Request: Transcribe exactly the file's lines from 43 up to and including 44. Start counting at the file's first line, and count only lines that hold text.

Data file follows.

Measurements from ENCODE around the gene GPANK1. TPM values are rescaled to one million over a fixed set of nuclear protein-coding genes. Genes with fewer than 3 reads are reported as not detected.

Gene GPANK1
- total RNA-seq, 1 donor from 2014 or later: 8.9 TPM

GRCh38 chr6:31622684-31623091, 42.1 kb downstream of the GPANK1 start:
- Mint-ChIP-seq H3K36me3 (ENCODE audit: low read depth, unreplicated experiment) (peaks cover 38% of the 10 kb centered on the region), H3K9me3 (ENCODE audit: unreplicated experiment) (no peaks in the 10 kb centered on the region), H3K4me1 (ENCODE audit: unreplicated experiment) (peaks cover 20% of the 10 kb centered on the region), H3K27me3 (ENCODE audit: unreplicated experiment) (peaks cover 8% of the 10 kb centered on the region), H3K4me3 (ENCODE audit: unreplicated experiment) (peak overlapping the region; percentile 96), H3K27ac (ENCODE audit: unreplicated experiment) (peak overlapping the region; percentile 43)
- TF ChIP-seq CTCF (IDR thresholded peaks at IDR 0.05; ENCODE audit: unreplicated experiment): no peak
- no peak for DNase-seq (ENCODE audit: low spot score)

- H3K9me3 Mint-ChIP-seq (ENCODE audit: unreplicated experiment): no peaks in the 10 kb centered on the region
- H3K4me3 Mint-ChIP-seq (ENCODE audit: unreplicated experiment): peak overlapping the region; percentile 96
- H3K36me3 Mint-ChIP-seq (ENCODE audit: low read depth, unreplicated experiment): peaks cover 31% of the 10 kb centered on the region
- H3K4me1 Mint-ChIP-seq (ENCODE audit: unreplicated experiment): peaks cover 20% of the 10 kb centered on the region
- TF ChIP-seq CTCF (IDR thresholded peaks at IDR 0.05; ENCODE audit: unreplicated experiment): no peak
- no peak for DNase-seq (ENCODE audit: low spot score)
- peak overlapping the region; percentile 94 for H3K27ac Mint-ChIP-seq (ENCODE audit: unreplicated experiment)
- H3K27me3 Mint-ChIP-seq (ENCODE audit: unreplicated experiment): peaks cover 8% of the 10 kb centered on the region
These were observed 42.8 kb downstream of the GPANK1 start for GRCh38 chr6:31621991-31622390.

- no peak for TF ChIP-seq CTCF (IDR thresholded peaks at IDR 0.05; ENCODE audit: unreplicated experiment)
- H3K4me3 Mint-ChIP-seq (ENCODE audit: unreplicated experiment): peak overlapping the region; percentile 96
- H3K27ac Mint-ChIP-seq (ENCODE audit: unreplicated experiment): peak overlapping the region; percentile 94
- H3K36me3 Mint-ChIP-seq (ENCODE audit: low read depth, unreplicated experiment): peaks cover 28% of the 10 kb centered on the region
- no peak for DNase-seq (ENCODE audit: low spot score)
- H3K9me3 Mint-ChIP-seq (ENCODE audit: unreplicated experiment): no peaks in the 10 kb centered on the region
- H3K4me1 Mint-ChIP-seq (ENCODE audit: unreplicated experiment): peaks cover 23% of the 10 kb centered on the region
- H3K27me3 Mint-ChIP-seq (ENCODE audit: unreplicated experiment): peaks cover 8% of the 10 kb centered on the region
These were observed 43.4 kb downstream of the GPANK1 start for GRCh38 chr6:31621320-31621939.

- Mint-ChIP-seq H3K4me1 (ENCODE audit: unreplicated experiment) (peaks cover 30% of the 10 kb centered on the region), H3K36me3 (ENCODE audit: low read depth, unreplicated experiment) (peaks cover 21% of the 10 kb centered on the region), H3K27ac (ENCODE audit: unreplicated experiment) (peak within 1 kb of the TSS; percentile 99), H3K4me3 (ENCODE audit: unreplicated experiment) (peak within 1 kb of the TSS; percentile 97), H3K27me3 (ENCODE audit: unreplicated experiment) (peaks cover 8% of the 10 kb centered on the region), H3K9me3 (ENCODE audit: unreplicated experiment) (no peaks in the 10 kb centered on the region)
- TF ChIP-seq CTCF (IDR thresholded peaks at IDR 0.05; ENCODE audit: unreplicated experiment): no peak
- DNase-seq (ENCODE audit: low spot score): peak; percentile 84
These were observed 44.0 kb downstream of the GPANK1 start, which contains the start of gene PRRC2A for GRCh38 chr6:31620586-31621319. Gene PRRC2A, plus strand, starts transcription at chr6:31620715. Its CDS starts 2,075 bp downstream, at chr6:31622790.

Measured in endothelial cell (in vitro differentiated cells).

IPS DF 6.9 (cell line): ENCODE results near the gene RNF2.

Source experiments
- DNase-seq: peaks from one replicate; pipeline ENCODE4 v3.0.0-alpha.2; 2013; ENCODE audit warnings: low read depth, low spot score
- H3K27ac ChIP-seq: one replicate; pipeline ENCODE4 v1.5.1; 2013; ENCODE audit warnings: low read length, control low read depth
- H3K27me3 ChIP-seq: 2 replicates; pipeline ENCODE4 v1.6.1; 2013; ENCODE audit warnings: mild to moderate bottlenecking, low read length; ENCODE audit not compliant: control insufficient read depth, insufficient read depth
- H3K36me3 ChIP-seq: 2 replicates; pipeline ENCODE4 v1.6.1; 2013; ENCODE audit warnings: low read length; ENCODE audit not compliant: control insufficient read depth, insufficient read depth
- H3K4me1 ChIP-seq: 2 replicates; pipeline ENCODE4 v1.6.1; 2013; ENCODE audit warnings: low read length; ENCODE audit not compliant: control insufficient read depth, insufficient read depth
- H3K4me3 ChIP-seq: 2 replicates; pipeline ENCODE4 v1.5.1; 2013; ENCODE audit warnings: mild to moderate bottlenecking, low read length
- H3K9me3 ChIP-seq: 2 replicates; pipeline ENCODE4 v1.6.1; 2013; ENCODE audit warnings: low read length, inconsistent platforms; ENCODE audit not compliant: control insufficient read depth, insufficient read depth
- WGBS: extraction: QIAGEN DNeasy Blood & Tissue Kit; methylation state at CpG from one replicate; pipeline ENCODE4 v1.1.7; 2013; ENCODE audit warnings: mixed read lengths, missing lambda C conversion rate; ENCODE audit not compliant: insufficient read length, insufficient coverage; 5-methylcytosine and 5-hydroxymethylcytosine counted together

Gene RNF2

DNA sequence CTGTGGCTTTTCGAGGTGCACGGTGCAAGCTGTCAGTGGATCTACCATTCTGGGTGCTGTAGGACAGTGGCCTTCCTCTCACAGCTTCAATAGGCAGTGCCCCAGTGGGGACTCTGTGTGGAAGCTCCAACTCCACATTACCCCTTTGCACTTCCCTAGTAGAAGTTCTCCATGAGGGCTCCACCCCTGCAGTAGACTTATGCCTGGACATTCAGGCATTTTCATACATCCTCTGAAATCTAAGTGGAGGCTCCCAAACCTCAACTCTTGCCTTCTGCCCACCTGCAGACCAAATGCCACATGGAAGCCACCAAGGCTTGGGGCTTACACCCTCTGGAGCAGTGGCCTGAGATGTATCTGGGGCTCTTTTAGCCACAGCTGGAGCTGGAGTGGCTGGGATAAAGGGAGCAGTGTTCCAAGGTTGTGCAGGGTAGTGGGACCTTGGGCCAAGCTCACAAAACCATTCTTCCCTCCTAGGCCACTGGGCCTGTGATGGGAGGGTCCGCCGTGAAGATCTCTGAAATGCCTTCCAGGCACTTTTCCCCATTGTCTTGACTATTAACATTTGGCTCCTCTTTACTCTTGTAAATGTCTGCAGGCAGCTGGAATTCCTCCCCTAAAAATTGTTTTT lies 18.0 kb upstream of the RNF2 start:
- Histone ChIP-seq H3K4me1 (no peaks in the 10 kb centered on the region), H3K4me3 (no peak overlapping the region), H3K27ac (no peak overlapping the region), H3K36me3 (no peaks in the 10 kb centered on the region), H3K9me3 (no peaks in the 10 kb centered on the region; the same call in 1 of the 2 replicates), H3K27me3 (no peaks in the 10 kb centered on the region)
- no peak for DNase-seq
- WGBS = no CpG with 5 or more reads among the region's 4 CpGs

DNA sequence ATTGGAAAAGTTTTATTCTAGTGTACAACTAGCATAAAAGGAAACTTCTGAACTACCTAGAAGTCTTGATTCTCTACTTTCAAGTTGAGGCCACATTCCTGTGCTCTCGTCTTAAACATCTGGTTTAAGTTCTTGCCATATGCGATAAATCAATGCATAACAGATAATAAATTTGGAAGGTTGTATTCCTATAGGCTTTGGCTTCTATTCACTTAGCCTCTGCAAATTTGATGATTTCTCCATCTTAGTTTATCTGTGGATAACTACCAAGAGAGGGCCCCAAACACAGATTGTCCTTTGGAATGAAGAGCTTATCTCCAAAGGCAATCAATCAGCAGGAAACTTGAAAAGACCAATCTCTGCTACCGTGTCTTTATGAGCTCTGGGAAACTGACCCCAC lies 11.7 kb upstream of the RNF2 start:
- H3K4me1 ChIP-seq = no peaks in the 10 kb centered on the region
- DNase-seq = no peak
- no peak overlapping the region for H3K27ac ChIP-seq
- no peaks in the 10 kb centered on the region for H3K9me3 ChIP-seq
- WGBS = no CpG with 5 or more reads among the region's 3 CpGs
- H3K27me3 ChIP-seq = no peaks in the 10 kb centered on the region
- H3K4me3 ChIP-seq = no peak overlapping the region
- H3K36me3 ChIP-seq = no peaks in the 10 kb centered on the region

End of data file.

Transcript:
- Histone ChIP-seq H3K4me1 (no peaks in the 10 kb centered on the region), H3K4me3 (no peak overlapping the region), H3K27ac (no peak overlapping the region), H3K36me3 (no peaks in the 10 kb centered on the region), H3K9me3 (no peaks in the 10 kb centered on the region; the same call in 1 of the 2 replicates), H3K27me3 (no peaks in the 10 kb centered on the region)
- no peak for DNase-seq